HK protesters call for global support

Joe Chow

Joe Chow

The two bills signed by U.S. President Donald Trump on Wednesday mandate sanctions on Chinese and Hong Kong officials who carry out human rights abuses in Hong Kong, require an annual review of Hong Kong's favourable trade status and prohibit the export to Hong Kong police of certain nonlethal munitions.

Social unrest in Hong Kong escalated recently, resulting in increased conflict with the Hong Kong police, drawing worldwide attention.

This was followed by South Korea's Kospi index (KOSPI) and Japan's Nikkei 225 (N225) moving down 0.1% and 0.4%, respectively.

When the Senate backed the bill, the Chinese Foreign Ministry said the legislation "violates the basic norms of worldwide law and global relations" and "interferes in China's internal affairs".

CHINA'S FOREIGN MINISTRY, as it warned of countermeasures.

"Look, we have to stand with Hong Kong". But given the widespread unrest by protestors calling for greater democracy for Hong Kong, the election is seen as a referendum on Hong Kong's current relationship with Beijing.

Prominent activist Joshua Wong, who was among those who lobbied for the USA laws, said it was remarkable that human rights had triumphed over the U.S.

The legislation signed by Trump was approved unanimously by the U.S. Senate and by all but one lawmaker in the House of Representatives last week.

He says he was hooded, beaten and chained to a metal frame as Chinese secret police sought information on activists involved in the protests and on Britain's purported role.

Taiwan's biggest opposition party the Kuomintang (KMT) said in a statement it was no surprise President Trump signed the act because many countries are concerned at developments in Hong Kong. If we are going to ring the bell of freedom and democracy throughout the world, this is something as a leader and the leader of the free world the president had to do.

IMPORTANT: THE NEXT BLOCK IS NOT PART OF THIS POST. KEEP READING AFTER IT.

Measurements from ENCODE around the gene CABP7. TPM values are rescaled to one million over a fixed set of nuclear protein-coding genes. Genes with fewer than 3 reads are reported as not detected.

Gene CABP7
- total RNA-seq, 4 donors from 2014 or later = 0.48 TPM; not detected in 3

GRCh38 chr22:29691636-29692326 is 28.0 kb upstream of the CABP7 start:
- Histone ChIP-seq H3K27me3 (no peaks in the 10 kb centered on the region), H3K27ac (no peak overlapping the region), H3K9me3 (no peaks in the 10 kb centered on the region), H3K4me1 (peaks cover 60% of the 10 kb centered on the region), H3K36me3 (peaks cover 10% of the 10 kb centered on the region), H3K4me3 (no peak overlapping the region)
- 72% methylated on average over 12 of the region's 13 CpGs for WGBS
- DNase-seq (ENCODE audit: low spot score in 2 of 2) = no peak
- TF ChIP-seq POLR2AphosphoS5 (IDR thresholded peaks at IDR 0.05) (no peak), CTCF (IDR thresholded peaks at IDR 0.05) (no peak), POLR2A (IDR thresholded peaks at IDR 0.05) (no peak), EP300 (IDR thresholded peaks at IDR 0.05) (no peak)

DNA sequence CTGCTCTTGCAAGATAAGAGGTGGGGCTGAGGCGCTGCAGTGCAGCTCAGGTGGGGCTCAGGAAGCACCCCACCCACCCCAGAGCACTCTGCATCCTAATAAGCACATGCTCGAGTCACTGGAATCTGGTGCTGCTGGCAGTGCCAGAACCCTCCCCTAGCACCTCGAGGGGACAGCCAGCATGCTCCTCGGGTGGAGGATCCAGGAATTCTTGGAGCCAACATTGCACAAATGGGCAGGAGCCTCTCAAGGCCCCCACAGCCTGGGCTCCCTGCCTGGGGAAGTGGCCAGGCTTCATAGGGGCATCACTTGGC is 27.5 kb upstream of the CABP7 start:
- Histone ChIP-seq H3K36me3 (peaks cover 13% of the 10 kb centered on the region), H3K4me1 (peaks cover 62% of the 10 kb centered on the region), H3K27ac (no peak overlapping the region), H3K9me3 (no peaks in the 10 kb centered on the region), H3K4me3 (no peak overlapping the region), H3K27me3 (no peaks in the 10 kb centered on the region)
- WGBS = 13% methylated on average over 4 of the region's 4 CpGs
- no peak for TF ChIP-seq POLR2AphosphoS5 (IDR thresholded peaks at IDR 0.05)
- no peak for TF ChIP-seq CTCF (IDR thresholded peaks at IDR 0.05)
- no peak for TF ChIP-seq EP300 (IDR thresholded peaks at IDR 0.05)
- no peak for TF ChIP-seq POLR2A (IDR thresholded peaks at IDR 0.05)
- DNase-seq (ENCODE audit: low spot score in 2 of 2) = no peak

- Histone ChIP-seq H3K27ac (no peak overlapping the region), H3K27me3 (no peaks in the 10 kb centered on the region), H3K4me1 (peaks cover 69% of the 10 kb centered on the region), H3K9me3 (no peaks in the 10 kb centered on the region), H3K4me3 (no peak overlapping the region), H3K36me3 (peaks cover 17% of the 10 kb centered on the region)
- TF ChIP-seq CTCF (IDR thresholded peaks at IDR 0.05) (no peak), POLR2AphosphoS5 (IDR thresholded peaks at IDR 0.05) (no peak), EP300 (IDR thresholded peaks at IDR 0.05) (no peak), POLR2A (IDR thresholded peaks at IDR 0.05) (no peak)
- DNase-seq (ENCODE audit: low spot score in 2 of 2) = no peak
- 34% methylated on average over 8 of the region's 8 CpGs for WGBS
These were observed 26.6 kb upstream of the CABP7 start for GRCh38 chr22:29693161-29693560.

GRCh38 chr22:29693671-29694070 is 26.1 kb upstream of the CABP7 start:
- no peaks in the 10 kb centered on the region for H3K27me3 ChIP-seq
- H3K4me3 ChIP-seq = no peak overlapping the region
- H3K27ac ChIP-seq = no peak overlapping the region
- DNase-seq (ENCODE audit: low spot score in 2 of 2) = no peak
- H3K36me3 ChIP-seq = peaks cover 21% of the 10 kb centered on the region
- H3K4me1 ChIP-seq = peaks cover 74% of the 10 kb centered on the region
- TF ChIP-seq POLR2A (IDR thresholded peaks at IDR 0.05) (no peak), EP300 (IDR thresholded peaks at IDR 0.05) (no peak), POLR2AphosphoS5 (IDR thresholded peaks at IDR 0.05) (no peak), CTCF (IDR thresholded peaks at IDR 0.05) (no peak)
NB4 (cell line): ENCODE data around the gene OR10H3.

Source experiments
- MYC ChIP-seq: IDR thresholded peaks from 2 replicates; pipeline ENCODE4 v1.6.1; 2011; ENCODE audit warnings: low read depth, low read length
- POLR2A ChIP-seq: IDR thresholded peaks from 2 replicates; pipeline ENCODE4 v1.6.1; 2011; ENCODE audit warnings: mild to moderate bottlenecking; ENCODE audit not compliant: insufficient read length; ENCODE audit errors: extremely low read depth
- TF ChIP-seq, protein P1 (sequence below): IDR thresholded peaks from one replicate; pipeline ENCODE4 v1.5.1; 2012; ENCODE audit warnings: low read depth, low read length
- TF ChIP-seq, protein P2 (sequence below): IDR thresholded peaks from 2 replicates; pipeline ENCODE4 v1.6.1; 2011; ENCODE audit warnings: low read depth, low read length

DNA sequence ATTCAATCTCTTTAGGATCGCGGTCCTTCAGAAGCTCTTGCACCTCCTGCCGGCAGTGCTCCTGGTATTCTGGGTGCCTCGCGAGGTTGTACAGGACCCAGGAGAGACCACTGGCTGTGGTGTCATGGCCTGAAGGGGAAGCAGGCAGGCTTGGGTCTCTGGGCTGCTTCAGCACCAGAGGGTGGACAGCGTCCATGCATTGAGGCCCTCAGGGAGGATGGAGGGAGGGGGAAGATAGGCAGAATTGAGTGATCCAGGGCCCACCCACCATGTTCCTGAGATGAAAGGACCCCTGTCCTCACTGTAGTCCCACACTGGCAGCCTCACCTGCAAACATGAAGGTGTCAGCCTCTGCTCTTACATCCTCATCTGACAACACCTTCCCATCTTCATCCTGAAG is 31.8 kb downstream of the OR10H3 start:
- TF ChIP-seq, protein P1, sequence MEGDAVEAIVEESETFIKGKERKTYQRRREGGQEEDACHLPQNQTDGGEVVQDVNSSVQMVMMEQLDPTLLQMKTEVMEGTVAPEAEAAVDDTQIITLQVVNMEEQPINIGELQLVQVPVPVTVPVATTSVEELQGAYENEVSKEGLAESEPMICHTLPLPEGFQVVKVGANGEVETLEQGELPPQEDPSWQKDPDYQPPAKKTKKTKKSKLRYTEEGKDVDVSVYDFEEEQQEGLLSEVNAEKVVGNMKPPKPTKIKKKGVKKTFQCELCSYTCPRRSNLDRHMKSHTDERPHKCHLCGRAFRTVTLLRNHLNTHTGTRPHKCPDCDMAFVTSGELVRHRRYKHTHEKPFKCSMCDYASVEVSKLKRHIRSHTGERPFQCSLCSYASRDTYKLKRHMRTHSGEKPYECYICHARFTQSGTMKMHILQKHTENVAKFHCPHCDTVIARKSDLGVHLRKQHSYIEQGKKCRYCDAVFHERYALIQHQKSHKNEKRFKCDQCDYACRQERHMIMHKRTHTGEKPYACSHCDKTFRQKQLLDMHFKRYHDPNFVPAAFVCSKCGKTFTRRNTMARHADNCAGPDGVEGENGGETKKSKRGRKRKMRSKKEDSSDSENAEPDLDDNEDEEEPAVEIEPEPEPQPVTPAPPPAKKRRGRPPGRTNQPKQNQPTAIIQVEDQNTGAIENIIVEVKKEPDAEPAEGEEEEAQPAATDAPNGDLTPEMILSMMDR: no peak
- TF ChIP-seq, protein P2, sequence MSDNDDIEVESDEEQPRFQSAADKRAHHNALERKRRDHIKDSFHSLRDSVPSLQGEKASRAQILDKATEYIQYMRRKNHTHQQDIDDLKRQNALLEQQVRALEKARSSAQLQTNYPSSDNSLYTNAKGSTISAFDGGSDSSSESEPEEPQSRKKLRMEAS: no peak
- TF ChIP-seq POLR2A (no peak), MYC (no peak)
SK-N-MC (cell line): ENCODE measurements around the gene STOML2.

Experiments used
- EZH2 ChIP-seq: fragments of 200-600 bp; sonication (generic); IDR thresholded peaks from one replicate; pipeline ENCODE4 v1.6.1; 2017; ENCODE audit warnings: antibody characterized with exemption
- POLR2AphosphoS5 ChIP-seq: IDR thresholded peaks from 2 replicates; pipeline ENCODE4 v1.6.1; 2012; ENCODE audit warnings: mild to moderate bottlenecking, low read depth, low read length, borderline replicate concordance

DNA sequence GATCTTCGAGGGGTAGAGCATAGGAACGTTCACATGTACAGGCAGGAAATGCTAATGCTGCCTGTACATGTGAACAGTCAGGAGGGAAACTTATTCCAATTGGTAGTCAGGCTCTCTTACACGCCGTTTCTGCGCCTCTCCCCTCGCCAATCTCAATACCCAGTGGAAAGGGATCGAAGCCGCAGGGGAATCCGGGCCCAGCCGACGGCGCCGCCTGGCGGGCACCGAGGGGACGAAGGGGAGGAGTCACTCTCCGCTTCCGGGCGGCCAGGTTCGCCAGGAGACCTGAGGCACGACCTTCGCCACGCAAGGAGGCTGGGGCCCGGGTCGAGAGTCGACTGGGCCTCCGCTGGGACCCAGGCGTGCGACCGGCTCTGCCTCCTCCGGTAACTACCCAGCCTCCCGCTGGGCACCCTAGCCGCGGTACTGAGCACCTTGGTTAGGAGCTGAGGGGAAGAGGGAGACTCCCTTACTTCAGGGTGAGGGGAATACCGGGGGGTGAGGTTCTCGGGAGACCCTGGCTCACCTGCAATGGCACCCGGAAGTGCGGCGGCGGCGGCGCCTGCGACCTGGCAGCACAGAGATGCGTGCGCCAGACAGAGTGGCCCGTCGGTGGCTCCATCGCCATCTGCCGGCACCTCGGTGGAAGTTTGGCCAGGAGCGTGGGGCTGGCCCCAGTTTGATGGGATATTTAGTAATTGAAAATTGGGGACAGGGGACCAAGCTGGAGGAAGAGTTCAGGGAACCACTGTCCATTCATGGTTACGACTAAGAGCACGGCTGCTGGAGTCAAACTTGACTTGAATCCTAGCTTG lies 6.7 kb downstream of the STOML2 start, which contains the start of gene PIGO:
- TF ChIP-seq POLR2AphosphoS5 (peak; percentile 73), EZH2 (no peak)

She claimed that the U.S. was sending a message that it stands in solidarity with the people of Hong Kong, invoking the bogus "human rights" rhetoric that forms the basis for United States interventions around the world.

Other demonstrations planned over the weekend include a rally by secondary school students, a protest against the use of tear gas near children, and a "march of gratitude" to the USA consulate. Xi took this as a sign that Trump would prioritize trade negotiations unless Beijing sent the military or armed police into Hong Kong.

Hundreds of people chanted pro-democracy slogans at lunchtime rallies around Hong Kong on Friday.

Police teams on Thursday ventured inside a Hong Kong university that was at the centre of the most serious confrontations between police and protesters in six months of unrest in the semi-autonomous Chinese city.

All democracies are concerned about Hong Kong's situation, Tsai said on the sidelines of an event in Kaohsiung, adding: "Hopefully, Hong Kongers will persevere in their pursuit of democracy, while the Hong Kong government should deal with people's appeals for democracy and freedom".

"The Chinese government is determined in opposing foreign interference in Hong Kong's affairs", the statement said.

In addition to complete elimination of the extradition law, Hong Kong's protesters are demanding the authorities stop referring to them as "rioters", to drop criminal charges against those arrested; to conduct an independent inquiry into police brutality and to allow universal suffrage for the Legislative Council and chief executive.

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